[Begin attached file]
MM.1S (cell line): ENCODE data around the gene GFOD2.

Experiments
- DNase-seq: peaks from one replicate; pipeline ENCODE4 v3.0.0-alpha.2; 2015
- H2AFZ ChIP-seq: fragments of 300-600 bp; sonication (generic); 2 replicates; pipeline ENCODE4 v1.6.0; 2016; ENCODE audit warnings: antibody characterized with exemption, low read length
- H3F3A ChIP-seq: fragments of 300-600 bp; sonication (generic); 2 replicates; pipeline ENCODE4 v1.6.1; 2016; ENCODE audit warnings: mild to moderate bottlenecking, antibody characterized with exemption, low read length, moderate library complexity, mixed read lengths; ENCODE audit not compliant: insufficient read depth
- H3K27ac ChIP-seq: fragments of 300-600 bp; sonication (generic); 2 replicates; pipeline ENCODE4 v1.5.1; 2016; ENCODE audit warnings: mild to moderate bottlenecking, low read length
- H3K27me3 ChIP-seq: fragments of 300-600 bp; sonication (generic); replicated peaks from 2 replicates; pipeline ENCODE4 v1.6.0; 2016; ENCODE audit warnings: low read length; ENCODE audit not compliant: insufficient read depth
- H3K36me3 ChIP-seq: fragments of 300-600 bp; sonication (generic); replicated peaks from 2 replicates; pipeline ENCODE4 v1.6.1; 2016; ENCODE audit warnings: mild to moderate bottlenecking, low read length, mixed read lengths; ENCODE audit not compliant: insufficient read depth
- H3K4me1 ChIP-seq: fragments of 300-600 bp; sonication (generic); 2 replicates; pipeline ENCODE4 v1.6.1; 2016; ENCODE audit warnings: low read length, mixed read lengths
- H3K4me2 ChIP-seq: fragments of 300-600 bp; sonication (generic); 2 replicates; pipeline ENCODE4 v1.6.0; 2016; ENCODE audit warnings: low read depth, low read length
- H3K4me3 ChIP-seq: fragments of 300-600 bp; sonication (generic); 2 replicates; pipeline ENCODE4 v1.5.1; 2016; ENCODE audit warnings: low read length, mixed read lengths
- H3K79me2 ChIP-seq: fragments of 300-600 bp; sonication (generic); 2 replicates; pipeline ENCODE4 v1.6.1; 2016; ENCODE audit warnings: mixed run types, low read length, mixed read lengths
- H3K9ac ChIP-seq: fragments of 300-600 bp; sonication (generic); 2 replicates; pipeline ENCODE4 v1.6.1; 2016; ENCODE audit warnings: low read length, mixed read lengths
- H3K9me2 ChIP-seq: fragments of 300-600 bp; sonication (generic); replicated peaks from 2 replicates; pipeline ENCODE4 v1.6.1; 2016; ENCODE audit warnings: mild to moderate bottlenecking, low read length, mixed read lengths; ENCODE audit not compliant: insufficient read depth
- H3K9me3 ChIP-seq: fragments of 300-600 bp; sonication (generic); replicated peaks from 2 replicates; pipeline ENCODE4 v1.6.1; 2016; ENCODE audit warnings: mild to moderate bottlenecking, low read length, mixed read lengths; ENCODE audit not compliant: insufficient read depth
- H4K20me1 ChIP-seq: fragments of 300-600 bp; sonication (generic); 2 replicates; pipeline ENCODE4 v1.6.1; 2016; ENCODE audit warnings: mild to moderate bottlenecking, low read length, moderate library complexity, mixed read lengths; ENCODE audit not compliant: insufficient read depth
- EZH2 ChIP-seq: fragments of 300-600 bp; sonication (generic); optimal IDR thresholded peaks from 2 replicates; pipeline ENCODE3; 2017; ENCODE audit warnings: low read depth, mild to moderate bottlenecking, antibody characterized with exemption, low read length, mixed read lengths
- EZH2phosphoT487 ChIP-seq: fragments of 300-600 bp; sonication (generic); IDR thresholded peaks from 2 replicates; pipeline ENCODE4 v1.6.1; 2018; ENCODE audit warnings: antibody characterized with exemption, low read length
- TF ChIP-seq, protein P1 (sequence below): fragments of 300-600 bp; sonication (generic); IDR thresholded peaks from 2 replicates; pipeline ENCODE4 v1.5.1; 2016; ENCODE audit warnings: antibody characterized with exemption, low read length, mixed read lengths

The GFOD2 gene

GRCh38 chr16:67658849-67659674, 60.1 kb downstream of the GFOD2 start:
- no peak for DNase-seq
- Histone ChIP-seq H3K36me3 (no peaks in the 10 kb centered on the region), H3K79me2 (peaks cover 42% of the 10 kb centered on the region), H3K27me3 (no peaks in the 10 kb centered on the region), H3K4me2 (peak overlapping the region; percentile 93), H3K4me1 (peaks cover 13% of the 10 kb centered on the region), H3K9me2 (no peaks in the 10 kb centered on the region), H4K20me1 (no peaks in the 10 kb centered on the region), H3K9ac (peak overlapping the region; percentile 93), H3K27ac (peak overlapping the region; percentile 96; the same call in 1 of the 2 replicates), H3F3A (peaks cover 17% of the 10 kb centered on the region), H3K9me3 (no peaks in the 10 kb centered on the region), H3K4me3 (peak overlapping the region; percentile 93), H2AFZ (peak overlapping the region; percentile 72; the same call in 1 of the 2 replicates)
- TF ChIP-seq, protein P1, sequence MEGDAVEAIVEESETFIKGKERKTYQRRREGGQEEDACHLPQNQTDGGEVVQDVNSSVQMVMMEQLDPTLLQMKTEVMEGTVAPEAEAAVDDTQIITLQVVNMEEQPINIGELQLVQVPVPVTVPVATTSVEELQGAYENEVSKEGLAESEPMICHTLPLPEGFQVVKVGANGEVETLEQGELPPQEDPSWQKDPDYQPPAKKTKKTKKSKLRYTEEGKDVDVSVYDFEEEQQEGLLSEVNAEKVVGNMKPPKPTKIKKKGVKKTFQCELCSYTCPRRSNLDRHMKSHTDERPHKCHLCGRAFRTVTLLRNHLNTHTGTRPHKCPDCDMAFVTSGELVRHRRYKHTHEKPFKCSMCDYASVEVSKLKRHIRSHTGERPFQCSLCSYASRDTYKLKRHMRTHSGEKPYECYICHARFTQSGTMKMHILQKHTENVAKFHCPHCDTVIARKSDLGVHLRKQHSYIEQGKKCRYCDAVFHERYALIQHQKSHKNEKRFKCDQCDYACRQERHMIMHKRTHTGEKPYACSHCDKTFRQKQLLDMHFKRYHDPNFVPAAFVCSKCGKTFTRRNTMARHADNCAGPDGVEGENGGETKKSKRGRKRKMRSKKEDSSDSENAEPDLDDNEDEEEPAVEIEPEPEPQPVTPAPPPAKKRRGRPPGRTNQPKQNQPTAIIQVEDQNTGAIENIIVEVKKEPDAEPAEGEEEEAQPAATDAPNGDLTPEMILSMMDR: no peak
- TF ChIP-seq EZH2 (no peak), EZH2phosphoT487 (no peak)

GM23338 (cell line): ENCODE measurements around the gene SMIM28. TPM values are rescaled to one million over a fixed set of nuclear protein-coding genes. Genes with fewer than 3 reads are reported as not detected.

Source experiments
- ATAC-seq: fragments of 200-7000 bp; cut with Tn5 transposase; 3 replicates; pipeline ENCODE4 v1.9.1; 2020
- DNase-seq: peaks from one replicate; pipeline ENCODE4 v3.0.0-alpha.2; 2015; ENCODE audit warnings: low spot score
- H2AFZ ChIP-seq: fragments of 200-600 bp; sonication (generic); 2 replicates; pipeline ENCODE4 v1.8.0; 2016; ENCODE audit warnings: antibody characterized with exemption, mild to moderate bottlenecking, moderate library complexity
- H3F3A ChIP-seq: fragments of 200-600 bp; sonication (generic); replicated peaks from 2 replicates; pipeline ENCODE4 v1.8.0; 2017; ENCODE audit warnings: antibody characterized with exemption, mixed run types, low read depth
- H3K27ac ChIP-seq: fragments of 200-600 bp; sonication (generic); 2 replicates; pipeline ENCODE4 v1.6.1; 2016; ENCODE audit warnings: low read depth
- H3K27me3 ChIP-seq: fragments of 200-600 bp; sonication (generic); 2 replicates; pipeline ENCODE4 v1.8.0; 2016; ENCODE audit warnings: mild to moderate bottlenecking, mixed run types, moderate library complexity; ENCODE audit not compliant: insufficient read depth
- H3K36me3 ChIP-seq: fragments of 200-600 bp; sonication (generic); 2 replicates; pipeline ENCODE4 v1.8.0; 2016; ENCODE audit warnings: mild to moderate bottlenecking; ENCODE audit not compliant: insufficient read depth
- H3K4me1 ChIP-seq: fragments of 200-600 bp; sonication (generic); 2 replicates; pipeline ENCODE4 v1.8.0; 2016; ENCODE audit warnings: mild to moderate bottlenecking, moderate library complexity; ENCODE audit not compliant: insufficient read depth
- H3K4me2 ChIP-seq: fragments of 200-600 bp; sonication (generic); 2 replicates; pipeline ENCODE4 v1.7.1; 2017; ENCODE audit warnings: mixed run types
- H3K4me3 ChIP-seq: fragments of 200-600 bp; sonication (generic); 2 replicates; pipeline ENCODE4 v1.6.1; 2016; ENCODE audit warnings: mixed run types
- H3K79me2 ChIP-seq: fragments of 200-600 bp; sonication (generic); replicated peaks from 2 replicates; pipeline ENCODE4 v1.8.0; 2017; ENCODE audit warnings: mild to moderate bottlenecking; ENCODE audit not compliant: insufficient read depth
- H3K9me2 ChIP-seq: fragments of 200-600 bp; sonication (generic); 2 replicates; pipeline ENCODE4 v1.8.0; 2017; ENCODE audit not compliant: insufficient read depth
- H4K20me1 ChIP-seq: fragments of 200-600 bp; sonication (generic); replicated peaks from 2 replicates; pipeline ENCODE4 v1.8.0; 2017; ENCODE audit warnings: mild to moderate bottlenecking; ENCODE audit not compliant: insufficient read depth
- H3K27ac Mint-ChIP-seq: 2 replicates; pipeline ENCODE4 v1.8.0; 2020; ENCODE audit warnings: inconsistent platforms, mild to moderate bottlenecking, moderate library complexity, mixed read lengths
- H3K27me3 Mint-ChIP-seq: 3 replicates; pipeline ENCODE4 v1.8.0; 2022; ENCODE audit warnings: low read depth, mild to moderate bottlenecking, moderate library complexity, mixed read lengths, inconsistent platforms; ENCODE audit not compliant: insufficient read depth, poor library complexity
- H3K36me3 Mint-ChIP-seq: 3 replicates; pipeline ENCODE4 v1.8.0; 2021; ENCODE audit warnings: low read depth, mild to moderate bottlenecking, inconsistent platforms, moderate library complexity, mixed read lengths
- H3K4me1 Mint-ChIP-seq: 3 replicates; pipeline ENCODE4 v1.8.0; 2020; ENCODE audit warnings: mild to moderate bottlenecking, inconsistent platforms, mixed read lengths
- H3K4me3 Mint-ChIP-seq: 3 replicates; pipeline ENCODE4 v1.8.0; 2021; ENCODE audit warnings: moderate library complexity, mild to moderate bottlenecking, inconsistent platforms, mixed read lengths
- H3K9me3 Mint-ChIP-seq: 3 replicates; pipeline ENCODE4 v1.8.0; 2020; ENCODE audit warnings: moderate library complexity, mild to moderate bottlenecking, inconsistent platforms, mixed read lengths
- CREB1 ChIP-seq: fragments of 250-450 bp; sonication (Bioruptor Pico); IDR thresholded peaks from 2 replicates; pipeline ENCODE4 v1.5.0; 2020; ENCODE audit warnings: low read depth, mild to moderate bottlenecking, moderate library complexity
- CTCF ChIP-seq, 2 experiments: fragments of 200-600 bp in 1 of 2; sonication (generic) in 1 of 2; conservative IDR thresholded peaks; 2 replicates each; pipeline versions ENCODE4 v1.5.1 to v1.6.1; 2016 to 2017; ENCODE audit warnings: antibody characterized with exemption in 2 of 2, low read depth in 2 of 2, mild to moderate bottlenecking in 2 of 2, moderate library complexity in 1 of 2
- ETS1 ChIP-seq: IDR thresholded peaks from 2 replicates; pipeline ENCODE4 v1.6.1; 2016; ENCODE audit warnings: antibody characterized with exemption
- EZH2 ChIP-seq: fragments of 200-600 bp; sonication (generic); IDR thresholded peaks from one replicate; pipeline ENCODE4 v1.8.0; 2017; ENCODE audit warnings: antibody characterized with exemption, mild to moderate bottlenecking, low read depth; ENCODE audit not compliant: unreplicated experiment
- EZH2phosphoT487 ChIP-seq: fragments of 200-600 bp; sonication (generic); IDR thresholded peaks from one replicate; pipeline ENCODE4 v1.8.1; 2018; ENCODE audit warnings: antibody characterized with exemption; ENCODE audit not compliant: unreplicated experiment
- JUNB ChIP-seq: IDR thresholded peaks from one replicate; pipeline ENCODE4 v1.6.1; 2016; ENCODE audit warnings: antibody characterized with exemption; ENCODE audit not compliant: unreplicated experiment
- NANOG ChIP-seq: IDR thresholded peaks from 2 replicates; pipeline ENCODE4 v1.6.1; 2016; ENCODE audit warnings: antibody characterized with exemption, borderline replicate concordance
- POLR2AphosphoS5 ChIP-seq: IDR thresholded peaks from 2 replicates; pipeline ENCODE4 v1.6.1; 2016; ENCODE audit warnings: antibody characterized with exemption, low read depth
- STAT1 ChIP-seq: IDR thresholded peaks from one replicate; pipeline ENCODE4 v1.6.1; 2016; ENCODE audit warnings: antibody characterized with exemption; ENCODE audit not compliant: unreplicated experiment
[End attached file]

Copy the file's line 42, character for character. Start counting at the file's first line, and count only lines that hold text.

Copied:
- H3K27me3 Mint-ChIP-seq: 3 replicates; pipeline ENCODE4 v1.8.0; 2022; ENCODE audit warnings: low read depth, mild to moderate bottlenecking, moderate library complexity, mixed read lengths, inconsistent platforms; ENCODE audit not compliant: insufficient read depth, poor library complexity